The Sun is Also a Star by Nicola Yoon (2016)

Romance laced with social issues and philosophical musings.

Recommended grade level: mature 8th graders and up

Pages:   348 (for ISBN 9780553496680)

Genre(s) and keywords: romance, realistic, diverse

Tone/Style: contemplative

Pace: moderate

Topics: Asian-Americans, African-Americans (sort of; she is technically Jamaican), undocumented immigrants

Themes: love, romantic relationships, fate, chance, finding meaning, preparing for the future

Summary: Natasha: I’m a girl who believes in science and facts. Not fate. Not destiny. Or dreams that will never come true. I’m definitely not the kind of girl who meets a cute boy on a crowded New York City street and falls in love with him. Not when my family is twelve hours away from being deported to Jamaica. Falling in love with him won’t be my story. Continue reading

Ghost by Jason Reynolds (2016)

ghostAn up-and-coming rockstar of a writer takes on a younger audience in this quick, charming book about the healing power of a track team.

Recommended grade level: 4-7

Pages:   192 (for ISBN 9781481450157)

Genre(s) and keywords: realistic, sports, diverse, African-American protagonist, award winner

Tone/Style: conversational, African American Vernacular English (AAVE)

Pace: fast

Topics: running track, shoes, stealing, traumatic past experiences, incarcerated parents

Themes: opening up about difficult life experiences, accountability, causes of misbehavior, hard work and determination, new friends

Summary: Ghost wants to be the fastest sprinter on his elite middle school track team, but his past is slowing him down in this first electrifying novel of a brand-new series from Coretta Scott King/John Steptoe Award–winning author Jason Reynolds.

Ghost. Lu. Patina. Sunny. Four kids from wildly different backgrounds with personalities that are explosive when they clash. But they are also four kids chosen for an elite middle school track team—a team that could qualify them for the Junior Olympics if they can get their acts together. They all have a lot to lose, but they also have a lot to prove, not only to each other, but to themselves. (Source)

Who will like this book?: At 192 pages and with a sports theme, this should appeal to many reluctant readers. The book also has a fabulously diverse cast that offers representation to readers who may not see enough of themselves in literature. Castle (aka “Ghost”) is an honest and relatably flawed narrator. Ghost weighty enough that teachers should like it, too, making it a great choice for book reports.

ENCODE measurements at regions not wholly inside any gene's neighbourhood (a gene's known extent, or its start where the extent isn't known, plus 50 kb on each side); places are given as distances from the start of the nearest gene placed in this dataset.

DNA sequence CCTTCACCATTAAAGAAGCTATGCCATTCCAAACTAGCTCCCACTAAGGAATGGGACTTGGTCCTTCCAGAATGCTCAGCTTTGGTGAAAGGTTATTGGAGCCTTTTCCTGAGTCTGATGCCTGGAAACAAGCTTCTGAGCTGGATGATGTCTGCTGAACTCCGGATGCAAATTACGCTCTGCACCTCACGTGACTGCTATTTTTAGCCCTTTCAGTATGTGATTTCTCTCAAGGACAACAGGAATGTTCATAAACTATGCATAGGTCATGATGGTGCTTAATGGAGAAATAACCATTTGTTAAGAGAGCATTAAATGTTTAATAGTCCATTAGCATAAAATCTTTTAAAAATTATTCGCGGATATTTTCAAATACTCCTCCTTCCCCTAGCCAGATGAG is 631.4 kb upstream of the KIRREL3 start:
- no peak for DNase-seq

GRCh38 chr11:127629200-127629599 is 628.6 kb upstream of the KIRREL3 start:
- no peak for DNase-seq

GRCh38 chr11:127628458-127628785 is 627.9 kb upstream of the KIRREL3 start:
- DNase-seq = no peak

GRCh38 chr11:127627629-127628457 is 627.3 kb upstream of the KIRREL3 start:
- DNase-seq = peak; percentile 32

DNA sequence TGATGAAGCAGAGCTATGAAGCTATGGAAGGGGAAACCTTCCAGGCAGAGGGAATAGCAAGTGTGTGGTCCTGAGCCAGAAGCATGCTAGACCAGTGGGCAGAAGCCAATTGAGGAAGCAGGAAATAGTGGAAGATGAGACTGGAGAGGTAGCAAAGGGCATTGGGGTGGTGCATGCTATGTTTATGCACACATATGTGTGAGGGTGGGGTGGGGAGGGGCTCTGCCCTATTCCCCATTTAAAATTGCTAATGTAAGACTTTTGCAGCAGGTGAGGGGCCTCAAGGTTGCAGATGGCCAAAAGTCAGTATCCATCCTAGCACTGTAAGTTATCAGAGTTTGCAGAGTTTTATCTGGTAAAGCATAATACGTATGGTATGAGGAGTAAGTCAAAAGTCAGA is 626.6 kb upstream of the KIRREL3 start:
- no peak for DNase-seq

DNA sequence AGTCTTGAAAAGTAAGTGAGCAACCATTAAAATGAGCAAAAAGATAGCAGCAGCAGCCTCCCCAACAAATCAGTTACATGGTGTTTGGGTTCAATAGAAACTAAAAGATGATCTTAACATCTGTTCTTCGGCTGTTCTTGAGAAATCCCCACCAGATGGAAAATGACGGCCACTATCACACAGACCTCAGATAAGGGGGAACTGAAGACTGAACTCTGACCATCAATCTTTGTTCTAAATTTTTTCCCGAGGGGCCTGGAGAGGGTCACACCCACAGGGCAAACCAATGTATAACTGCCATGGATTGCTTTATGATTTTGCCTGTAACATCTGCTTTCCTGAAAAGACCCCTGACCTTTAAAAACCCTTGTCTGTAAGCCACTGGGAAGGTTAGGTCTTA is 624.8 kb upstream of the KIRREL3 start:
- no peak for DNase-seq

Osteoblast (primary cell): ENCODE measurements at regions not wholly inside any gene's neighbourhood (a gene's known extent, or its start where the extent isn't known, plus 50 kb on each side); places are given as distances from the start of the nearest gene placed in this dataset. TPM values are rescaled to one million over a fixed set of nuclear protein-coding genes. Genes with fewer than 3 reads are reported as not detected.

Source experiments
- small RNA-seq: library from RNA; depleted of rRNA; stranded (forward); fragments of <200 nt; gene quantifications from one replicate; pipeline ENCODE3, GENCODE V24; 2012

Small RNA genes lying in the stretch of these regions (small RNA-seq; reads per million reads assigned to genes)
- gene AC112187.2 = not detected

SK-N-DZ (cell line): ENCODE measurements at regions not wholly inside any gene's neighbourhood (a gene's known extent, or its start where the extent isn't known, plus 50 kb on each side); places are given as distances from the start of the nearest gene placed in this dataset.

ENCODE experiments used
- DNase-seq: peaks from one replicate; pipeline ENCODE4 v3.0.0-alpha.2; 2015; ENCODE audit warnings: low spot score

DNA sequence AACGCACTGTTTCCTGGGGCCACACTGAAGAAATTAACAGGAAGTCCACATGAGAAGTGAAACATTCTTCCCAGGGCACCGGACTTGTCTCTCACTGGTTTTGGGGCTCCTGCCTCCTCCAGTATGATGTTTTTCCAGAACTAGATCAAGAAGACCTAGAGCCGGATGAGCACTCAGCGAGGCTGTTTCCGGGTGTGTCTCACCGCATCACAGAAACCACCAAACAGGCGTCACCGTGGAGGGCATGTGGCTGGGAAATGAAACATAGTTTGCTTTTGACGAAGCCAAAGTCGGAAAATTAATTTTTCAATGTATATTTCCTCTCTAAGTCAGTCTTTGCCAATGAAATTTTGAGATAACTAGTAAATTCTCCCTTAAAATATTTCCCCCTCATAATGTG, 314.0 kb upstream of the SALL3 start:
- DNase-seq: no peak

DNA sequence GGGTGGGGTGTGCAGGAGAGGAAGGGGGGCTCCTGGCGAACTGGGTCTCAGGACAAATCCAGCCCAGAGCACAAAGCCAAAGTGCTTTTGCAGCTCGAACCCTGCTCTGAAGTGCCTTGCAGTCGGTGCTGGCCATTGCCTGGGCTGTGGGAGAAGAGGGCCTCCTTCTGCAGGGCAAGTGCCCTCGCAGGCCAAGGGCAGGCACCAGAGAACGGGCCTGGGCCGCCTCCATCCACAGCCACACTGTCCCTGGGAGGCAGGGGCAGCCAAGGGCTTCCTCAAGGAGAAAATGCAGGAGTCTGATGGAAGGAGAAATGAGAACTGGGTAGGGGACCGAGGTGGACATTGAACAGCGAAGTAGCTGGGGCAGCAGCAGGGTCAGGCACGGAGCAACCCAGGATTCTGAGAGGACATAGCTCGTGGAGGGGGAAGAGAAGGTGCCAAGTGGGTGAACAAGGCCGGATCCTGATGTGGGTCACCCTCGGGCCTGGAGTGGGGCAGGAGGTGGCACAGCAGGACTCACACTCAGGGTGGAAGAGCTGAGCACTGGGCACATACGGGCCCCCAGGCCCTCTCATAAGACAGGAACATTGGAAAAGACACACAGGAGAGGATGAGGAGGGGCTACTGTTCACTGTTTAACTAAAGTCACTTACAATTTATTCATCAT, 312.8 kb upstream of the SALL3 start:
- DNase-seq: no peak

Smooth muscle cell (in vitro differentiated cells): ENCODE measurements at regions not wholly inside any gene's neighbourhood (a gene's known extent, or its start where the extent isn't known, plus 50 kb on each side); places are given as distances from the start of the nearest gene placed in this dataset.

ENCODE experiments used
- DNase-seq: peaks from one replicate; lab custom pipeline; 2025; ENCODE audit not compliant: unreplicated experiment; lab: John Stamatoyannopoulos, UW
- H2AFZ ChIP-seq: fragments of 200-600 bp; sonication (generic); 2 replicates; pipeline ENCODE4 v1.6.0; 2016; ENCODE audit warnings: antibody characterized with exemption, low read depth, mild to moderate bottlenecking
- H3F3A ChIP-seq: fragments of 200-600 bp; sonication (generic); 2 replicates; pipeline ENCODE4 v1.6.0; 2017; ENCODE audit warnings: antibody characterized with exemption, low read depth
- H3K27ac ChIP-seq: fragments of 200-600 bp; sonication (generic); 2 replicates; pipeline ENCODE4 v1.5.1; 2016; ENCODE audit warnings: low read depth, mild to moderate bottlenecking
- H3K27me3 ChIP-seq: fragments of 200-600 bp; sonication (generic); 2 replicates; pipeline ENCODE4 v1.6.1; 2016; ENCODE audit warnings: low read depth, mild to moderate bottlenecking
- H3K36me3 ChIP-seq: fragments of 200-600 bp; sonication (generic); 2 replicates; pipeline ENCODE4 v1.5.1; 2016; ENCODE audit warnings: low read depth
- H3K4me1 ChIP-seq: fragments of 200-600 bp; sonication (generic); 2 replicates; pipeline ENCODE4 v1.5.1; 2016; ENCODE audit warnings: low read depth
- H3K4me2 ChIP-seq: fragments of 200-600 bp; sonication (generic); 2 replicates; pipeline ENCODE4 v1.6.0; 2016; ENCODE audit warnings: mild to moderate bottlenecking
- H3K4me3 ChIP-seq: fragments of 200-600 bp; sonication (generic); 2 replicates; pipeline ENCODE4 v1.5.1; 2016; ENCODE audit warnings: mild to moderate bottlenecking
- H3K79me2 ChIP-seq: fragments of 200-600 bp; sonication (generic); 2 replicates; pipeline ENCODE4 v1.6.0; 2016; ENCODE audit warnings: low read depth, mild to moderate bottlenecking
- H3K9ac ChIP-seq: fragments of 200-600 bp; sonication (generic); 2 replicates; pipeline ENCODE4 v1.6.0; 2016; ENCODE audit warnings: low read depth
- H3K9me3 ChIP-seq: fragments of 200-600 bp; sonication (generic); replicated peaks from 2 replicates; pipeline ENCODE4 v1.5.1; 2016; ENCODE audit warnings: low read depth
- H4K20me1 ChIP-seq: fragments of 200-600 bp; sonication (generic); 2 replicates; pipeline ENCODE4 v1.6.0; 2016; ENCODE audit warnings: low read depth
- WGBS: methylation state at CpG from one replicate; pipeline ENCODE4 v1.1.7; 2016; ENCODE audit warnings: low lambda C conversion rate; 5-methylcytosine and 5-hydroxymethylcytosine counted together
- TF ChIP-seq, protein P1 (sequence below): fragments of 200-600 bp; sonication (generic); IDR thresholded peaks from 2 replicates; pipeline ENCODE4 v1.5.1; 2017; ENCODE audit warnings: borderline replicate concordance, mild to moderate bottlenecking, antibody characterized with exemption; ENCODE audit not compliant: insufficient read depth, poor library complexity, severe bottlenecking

Who won’t like this book?: It’s more of a character development book (though an unusually fast-moving one) than a plot-based book, and certain types of readers may reach the end and feel that not much happened in it.

Other comments: I read this as a physical book, but my coworkers tell me the audiobook is excellent. It won an Odyssey Honor this year. Ghost is also a National Book Award Finalist. It looks like this will be the first of several books about different members of the track team.

Sequel(s): Patina (expected August 2017); two more titles forthcoming (presumably called Lu and Sunny).

Readalikes: Jason Reynolds exploded onto the scene a few years ago and hasn’t stopped since. His  When I Was the Greatest and The Boy in the Black Suit are a good choices about urban black boys for slightly more mature audience (recommended for grades 7 and up). Ghetto Cowboy and Chess Rumble by G. Neri and Riding Chance by Christine Kendall are also books about black boys who find outlets in new hobbies. Readers interested in track can also try the ever-popular The Running Dream by Wendelin Van Draanen.

-Kylie Peters

Image credit: https://www.goodreads.com/book/show/28954126-ghost

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Booked by Kwame Alexander (2016)

bookedKwame’s novel-in-verse follows in the tradition of Newbery Award-winner The Crossover.

Recommended grade level: 4-8

Pages:   320 (for ISBN 9780544570986)

Genre(s) and keywords: realistic fiction, verse, sports, diverse, reluctant readers, African-American protagonist

Tone/Style: cool, lyrical

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Counting by 7s by Holly Goldberg Sloan (2013)

counting

This sad and thoughtful book has enjoyed great popularity in the last few years.

Recommended grade level: 4-7

Pages: 380 (for ISBN 9780803738553)

Genre(s) and keywords: realistic fiction, diverse, African-American protagonist

Tone/Style: precise, melancholy

Pace: leisurely

Topics: orphans, gifted students, surrogate families

Themes: grief and loss, being different, finding family, moving on

Summary: Counting By 7s is the story of Willow Chance, a twelve-year old girl who has been identified at an early age as ‘gifted’. Willow lives in Bakersfield, California and comes home from school one day to the news that her parents have been killed in a traffic accident. Continue reading

The Great Greene Heist by Varian Johnson

greatgreene

This fast-paced caper à la Ocean’s Eleven sports a super savvy cast diverse in race, age, and interests.

Recommended grade level: 6-8

Pages: 240 (for ISBN 9780545525527)

Genre(s) and keywords: adventure, heist, diverse, African-American protagonist

Tone/Style: slick, humorous

Pace: fast

Topics: class elections, cons, lost friends

Themes: trust, forgiveness, honesty, friendship

Summary: Jackson Greene has reformed. No, really he has. He became famous for the Shakedown at Shimmering Hills, and everyone still talks about the Blitz at the Fitz…. But after the disaster of the Mid-Day PDA, he swore off scheming and conning for good. Continue reading

Camo Girl by Kekla Magoon

CamoGirl_jkt1A relevant drama about changing relationships in middle school.

Recommended grade level: 4-7

Pages: 224 (for ISBN 9781416978046)

Genre(s) and keywords: realistic fiction, diverse, African-American

 

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